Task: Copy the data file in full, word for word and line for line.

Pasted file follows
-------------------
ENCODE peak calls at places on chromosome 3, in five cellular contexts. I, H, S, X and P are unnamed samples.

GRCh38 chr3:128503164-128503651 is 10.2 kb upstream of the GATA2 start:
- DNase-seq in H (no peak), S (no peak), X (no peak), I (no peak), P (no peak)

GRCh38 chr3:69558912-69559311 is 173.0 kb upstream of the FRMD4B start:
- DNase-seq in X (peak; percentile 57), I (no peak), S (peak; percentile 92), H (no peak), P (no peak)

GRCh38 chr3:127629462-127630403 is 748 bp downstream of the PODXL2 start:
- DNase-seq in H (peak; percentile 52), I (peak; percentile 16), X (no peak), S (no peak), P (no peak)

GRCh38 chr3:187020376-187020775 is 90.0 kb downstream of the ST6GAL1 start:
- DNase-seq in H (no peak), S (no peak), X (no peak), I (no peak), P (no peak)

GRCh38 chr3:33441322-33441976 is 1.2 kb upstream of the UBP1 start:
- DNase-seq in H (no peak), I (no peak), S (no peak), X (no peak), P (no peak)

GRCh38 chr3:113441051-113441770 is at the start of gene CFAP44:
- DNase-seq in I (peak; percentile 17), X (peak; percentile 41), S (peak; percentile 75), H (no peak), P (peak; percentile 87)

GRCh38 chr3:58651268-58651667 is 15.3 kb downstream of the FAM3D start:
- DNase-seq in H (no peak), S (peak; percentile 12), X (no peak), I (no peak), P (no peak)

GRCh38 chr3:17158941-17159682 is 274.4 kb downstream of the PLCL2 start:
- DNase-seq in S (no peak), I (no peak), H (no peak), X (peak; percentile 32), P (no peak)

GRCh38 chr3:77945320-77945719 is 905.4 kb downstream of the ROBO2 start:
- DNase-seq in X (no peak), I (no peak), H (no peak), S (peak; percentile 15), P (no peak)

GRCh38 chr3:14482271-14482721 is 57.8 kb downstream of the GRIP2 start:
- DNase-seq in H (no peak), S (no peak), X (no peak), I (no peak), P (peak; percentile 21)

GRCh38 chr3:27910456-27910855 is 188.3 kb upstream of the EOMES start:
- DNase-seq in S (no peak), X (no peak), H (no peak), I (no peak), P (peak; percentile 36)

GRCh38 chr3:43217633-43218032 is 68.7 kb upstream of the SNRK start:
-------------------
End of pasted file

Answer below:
ENCODE peak calls at places on chromosome 3, in five cellular contexts. I, H, S, X and P are unnamed samples.

GRCh38 chr3:128503164-128503651 is 10.2 kb upstream of the GATA2 start:
- DNase-seq in H (no peak), S (no peak), X (no peak), I (no peak), P (no peak)

GRCh38 chr3:69558912-69559311 is 173.0 kb upstream of the FRMD4B start:
- DNase-seq in X (peak; percentile 57), I (no peak), S (peak; percentile 92), H (no peak), P (no peak)

GRCh38 chr3:127629462-127630403 is 748 bp downstream of the PODXL2 start:
- DNase-seq in H (peak; percentile 52), I (peak; percentile 16), X (no peak), S (no peak), P (no peak)

GRCh38 chr3:187020376-187020775 is 90.0 kb downstream of the ST6GAL1 start:
- DNase-seq in H (no peak), S (no peak), X (no peak), I (no peak), P (no peak)

GRCh38 chr3:33441322-33441976 is 1.2 kb upstream of the UBP1 start:
- DNase-seq in H (no peak), I (no peak), S (no peak), X (no peak), P (no peak)

GRCh38 chr3:113441051-113441770 is at the start of gene CFAP44:
- DNase-seq in I (peak; percentile 17), X (peak; percentile 41), S (peak; percentile 75), H (no peak), P (peak; percentile 87)

GRCh38 chr3:58651268-58651667 is 15.3 kb downstream of the FAM3D start:
- DNase-seq in H (no peak), S (peak; percentile 12), X (no peak), I (no peak), P (no peak)

GRCh38 chr3:17158941-17159682 is 274.4 kb downstream of the PLCL2 start:
- DNase-seq in S (no peak), I (no peak), H (no peak), X (peak; percentile 32), P (no peak)

GRCh38 chr3:77945320-77945719 is 905.4 kb downstream of the ROBO2 start:
- DNase-seq in X (no peak), I (no peak), H (no peak), S (peak; percentile 15), P (no peak)

GRCh38 chr3:14482271-14482721 is 57.8 kb downstream of the GRIP2 start:
- DNase-seq in H (no peak), S (no peak), X (no peak), I (no peak), P (peak; percentile 21)

GRCh38 chr3:27910456-27910855 is 188.3 kb upstream of the EOMES start:
- DNase-seq in S (no peak), X (no peak), H (no peak), I (no peak), P (peak; percentile 36)

GRCh38 chr3:43217633-43218032 is 68.7 kb upstream of the SNRK start: